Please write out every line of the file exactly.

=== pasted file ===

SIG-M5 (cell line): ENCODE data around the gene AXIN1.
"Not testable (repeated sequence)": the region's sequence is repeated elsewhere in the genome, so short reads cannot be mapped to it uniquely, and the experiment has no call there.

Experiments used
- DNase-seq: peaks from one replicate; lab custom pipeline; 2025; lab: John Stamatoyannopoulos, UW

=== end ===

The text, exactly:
SIG-M5 (cell line): ENCODE data around the gene AXIN1.
"Not testable (repeated sequence)": the region's sequence is repeated elsewhere in the genome, so short reads cannot be mapped to it uniquely, and the experiment has no call there.

Experiments used
- DNase-seq: peaks from one replicate; lab custom pipeline; 2025; lab: John Stamatoyannopoulos, UW